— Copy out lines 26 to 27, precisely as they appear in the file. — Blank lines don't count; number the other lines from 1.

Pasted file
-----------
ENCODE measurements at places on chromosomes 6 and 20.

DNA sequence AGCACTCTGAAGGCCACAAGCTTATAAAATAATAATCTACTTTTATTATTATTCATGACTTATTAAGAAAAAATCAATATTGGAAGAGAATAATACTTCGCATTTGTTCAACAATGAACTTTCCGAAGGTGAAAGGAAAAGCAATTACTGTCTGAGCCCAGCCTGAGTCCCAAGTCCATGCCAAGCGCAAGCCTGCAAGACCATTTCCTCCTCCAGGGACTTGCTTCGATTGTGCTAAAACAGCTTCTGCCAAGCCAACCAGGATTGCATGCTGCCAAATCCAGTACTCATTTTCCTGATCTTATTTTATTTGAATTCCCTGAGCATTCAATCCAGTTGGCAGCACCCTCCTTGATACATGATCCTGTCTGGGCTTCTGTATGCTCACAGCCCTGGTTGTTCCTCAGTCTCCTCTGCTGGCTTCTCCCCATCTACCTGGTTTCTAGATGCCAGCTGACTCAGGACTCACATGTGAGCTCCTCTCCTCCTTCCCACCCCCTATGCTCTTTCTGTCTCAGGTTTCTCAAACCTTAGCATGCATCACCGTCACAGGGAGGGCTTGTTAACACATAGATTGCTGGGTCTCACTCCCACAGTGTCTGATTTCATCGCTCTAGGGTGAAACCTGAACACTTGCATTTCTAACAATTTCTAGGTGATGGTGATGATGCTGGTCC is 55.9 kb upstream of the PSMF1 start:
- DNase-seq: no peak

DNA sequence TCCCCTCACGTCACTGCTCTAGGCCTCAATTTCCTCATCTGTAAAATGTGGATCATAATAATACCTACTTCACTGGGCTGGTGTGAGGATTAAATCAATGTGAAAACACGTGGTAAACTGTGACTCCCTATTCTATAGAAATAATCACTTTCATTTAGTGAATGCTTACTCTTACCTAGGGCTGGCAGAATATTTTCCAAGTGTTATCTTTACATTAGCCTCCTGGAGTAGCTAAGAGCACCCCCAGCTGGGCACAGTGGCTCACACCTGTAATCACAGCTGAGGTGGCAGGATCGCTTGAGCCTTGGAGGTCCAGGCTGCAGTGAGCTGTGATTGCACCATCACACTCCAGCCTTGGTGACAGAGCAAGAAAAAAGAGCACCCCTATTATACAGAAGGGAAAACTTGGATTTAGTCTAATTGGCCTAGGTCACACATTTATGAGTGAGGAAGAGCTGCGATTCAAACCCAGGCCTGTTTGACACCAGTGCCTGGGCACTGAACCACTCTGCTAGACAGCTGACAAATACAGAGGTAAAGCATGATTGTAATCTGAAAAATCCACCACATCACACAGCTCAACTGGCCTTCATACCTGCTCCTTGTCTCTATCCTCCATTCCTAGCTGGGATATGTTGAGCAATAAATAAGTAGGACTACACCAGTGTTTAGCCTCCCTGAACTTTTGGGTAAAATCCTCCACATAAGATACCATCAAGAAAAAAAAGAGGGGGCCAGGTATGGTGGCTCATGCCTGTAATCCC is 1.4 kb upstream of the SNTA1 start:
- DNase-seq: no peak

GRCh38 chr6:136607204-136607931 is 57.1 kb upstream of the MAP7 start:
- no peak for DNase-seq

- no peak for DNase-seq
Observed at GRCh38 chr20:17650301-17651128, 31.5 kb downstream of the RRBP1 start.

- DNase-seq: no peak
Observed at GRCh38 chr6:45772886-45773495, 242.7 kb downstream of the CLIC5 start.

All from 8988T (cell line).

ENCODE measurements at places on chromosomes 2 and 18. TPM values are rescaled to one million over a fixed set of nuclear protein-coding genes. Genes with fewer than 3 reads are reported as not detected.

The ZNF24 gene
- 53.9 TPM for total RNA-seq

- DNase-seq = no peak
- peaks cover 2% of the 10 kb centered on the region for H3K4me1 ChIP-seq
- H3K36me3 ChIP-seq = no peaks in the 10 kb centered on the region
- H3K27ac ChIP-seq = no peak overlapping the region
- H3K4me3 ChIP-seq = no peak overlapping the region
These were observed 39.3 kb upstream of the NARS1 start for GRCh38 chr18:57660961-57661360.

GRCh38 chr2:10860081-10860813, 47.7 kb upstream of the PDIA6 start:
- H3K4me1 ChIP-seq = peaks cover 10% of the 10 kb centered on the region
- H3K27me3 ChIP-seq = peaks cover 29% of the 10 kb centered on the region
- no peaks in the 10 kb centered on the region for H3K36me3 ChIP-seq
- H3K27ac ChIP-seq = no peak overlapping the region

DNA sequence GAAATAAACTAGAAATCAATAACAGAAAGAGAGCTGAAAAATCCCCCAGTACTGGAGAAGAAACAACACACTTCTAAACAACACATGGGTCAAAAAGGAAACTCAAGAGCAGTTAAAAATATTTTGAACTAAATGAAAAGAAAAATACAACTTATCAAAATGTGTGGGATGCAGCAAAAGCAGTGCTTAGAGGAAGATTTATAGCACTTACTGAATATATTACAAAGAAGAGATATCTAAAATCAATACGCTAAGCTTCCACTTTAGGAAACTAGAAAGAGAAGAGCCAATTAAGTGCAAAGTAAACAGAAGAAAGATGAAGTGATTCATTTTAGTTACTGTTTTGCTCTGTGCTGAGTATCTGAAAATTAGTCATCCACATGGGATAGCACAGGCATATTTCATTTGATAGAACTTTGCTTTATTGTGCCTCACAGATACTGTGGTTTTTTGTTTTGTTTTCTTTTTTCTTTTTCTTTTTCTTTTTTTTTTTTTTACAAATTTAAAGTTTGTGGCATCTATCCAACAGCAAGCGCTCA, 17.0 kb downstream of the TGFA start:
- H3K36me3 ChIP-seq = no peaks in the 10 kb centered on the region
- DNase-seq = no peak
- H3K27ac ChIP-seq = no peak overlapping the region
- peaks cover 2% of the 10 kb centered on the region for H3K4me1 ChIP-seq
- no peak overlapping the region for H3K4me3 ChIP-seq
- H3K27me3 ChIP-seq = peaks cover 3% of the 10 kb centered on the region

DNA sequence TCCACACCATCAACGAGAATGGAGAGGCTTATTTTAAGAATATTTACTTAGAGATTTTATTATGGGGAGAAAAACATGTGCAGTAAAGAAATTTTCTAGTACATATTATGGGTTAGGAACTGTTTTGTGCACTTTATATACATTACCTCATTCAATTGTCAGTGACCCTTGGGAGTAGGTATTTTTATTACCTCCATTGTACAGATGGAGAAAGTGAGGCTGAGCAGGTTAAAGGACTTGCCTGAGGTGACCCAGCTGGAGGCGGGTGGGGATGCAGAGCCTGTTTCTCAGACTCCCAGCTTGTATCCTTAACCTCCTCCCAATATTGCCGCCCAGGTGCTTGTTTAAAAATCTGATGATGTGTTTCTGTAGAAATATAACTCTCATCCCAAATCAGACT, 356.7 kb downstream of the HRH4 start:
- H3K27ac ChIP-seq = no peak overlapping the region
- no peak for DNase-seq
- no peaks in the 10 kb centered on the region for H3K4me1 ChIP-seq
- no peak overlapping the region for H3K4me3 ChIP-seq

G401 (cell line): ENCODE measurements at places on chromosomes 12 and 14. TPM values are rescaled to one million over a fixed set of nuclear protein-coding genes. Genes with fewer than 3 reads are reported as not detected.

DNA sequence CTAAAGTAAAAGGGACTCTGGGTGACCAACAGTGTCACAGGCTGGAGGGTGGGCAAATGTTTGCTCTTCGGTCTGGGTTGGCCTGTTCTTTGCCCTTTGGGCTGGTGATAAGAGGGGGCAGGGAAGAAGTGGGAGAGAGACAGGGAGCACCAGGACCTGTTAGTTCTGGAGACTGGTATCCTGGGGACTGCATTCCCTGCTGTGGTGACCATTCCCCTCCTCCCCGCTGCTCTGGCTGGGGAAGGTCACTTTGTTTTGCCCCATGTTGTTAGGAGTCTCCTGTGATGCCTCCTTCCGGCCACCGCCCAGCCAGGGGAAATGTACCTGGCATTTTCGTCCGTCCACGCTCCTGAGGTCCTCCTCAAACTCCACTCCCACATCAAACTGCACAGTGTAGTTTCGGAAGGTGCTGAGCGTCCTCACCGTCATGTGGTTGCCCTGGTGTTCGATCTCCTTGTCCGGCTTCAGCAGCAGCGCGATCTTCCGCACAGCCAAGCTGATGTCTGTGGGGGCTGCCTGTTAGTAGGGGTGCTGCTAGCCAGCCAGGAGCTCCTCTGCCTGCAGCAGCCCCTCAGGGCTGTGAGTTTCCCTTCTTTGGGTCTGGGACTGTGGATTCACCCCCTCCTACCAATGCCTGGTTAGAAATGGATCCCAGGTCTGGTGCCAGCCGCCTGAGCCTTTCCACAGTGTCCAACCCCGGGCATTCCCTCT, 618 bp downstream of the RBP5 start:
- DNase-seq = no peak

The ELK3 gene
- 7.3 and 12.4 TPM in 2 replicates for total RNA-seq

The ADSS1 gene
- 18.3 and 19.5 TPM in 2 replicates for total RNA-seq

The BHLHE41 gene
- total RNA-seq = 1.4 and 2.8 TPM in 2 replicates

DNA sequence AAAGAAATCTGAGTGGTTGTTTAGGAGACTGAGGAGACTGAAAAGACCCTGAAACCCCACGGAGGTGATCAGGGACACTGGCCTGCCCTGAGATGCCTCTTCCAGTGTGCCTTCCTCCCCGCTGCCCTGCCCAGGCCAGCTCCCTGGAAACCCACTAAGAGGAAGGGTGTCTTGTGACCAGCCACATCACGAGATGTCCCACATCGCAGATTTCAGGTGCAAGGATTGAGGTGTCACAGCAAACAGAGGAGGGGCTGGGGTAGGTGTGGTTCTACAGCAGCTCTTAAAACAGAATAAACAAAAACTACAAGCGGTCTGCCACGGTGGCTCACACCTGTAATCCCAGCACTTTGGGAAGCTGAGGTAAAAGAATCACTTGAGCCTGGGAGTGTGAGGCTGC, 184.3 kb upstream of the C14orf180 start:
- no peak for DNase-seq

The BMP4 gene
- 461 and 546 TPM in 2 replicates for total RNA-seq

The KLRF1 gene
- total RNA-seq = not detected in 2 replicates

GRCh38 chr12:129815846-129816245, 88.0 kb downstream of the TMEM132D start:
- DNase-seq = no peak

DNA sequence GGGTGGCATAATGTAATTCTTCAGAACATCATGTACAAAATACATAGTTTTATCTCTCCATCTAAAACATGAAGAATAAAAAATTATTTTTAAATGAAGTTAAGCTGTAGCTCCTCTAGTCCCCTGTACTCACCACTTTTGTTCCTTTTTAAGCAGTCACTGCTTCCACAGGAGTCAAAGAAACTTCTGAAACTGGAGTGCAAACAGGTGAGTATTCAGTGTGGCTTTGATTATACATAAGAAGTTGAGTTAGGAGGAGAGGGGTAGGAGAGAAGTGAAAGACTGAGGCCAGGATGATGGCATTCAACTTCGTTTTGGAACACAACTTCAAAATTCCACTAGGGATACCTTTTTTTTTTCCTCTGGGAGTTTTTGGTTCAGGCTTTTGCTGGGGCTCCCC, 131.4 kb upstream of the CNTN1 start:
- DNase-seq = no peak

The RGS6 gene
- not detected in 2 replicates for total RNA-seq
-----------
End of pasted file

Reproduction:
- H3K27ac ChIP-seq = no peak overlapping the region

DNA sequence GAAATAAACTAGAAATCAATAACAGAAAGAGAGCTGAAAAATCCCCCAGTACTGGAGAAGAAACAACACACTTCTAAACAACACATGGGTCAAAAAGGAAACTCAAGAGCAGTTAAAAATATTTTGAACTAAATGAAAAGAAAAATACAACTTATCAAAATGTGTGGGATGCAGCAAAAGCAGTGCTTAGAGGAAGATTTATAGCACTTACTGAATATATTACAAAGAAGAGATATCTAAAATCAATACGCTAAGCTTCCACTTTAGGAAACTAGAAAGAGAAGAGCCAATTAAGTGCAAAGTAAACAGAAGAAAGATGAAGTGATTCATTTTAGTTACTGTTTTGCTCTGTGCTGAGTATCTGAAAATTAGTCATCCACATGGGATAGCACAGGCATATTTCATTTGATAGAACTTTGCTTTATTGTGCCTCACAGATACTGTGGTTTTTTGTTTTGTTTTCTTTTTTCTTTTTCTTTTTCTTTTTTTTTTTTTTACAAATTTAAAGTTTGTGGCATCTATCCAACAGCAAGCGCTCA, 17.0 kb downstream of the TGFA start: